“You do everything you can to make the best product possible, and then you wait,” Bassingthwaighte says. “I kind of love that.” 

She learned, working at Montgomery, that she was correct in thinking she’d enjoy working in alcohol production and fermentation science more than she did in food. Through her work, she developed a good palate and eventually started leading distillery tours sponsored by Montgomery throughout Scotland. She didn’t forget her interest in cider. She heard rumors about Michael Billingsley, who had planted a cider apple orchard down valley from Missoula. She heard he and two friends were planning to open a cidery. Bassingthwaighte kept her ears open but continued on with her work, helping with the distilling process of gin, vodka, aquavit, and whiskey at Montgomery.

When Western first started making cider, Bassingthwaighte applied but didn’t get the job. She’d never worked in cider. She had the enthusiasm and the passion, but her experience couldn’t compete with other applicants. 

She stayed in distilling but was realizing that once again she needed a change. It wasn’t until 2017, about fifteen months after she’d first applied, that Michael Billingsley, orchard owner, co-owner, and head of production at Western, got in touch. Bassingthwaighte had just given notice at the distillery. She was planning to move to Scotland, apply to play cello in the Glasgow Conservatoire, and continue in her explorations of the scotch distilling world.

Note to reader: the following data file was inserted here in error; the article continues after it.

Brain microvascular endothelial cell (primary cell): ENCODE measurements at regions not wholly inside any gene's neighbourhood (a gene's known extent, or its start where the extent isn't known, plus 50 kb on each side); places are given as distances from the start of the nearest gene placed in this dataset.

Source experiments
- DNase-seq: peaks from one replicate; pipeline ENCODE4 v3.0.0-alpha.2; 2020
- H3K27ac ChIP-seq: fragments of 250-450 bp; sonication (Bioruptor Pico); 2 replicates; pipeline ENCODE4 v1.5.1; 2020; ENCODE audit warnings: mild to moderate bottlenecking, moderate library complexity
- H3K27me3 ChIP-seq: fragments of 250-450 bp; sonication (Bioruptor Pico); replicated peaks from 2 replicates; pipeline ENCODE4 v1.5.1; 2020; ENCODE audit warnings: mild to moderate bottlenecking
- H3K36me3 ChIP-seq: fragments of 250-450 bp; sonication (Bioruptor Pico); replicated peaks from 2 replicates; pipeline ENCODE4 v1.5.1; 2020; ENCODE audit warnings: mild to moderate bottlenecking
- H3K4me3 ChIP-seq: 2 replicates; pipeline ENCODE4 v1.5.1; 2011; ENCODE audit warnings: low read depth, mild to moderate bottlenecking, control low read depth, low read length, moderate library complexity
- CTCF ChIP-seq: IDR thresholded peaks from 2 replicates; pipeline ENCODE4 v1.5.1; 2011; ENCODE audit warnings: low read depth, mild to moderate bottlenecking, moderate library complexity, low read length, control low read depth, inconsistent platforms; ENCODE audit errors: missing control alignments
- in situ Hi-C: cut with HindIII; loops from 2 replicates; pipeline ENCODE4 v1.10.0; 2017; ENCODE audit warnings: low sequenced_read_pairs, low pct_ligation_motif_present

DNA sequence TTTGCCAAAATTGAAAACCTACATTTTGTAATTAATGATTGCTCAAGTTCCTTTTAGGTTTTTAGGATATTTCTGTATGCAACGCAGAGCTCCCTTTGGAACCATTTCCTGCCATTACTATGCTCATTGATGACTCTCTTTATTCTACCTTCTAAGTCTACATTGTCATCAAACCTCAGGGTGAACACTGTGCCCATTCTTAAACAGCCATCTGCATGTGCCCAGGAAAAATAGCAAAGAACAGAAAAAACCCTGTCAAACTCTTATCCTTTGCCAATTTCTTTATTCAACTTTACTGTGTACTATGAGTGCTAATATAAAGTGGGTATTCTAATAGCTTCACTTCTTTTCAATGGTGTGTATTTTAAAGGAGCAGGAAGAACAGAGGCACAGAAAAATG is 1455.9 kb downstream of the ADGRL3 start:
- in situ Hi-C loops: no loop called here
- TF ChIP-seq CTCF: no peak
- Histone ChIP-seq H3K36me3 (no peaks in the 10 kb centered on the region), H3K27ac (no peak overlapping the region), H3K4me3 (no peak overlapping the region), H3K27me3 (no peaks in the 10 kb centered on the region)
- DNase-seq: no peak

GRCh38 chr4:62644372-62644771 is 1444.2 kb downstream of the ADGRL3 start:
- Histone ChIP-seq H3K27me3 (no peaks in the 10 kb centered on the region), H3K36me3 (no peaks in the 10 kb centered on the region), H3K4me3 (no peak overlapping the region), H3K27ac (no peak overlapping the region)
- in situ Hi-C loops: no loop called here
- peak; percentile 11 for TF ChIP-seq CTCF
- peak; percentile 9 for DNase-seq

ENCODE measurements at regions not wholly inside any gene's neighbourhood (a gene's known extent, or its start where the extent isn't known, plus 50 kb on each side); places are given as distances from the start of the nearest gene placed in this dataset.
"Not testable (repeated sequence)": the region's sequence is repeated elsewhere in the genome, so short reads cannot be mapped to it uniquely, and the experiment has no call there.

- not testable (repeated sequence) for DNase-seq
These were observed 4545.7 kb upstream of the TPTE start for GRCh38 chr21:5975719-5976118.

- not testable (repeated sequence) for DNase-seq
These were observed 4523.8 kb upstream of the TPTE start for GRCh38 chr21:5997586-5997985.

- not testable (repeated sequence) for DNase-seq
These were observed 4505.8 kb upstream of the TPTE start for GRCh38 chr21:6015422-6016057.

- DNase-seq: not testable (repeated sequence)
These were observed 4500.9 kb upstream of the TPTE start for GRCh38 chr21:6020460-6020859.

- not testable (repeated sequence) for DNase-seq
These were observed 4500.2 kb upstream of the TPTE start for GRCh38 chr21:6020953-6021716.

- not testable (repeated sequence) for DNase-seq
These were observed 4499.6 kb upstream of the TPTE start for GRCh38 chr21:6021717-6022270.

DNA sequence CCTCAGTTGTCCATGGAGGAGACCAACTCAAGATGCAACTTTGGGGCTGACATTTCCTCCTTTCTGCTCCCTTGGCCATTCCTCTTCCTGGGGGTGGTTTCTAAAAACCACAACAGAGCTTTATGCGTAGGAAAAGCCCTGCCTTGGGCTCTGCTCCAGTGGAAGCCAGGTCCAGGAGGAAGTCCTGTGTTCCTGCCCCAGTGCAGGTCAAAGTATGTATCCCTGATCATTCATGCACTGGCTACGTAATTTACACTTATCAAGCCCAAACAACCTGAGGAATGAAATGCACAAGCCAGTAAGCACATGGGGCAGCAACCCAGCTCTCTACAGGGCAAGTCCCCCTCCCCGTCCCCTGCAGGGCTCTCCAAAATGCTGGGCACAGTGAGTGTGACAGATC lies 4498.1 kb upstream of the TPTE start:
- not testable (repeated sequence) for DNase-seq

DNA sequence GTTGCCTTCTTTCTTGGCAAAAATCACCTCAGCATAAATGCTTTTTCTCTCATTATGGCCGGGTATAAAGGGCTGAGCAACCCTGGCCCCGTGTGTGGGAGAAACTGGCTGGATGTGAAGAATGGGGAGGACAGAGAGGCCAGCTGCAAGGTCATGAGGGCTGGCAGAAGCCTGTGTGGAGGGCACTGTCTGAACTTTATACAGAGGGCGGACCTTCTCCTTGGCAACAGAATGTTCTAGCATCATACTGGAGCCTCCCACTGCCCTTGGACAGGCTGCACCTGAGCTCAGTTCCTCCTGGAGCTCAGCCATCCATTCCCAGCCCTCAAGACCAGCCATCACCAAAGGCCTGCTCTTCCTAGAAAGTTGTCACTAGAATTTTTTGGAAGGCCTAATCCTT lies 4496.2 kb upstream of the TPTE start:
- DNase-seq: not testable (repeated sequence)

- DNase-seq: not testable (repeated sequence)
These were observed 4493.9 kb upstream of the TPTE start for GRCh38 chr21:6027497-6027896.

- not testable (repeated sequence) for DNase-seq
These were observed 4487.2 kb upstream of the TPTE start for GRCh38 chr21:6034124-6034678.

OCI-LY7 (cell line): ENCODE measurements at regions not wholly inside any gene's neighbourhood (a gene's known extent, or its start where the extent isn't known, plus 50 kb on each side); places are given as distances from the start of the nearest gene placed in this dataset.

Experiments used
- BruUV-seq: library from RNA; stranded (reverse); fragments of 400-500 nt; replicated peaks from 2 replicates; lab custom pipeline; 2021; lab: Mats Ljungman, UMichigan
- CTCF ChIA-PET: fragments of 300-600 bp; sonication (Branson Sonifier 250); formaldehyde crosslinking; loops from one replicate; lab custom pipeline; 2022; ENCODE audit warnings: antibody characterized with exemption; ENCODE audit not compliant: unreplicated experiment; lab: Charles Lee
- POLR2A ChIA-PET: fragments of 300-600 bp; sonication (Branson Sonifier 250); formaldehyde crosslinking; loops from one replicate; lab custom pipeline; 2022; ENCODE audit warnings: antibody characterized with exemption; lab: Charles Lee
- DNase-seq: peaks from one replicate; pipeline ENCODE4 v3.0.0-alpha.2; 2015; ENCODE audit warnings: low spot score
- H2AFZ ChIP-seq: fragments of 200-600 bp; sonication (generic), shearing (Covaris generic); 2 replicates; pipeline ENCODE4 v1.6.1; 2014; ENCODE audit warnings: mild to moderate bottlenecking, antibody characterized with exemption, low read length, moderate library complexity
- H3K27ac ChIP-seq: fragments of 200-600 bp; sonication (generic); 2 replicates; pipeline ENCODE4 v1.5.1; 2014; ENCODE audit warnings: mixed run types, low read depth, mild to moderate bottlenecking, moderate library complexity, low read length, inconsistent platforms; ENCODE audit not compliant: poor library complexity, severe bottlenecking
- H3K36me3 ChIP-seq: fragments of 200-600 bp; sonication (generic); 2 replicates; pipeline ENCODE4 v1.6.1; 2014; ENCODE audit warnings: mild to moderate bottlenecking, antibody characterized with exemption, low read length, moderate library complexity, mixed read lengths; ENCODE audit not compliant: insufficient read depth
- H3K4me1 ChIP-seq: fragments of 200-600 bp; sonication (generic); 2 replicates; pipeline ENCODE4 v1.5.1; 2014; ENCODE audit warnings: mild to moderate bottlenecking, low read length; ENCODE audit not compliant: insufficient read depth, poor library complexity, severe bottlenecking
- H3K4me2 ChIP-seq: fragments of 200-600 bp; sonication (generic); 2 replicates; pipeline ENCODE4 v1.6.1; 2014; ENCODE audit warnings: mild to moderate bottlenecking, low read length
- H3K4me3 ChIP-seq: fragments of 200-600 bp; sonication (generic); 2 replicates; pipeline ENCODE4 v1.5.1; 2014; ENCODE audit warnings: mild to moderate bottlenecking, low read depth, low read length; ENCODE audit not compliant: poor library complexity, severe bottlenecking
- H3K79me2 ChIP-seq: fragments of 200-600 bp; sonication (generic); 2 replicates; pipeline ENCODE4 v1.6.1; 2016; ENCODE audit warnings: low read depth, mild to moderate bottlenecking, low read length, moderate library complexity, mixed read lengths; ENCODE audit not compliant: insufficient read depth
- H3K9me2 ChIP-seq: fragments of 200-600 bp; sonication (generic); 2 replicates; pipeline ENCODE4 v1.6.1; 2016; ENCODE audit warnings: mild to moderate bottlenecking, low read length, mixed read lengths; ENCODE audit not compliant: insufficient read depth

Billingsley suggested a different plan. Come to Western, learn about fermenting cider, and work for them.  

Bassingthwaighte didn’t hesitate. 

“They took a leap in hiring me,” Bassingthwaighte says. “I was familiar with the equipment, coming from the distilling world, but I learned a lot on the job,”

When she applied the first time, Bassingthwaighte says she told Matthew LaRubbio, Jon Clarenbach, and Billingsley, the three co-owners at Western Cider, that what she lacked in direct experience with cider, she would make up for in her hard work and enthusiasm for learning. If the high quality of cider coming out Western these days and the award Bassingthwaighte received in Oakland last month at CiderCon mean anything, she was right.

The award, called the Peter Mitchell Award for Educational Excellence, is given each year to one cider maker in the industry who is showing particular commitment to professional development, training, engagement with the industry, and leadership. It was presented at CiderCon, the 10th annual conference of its type, which this year hosted over 1000 attendees representing 35 states and eleven countries.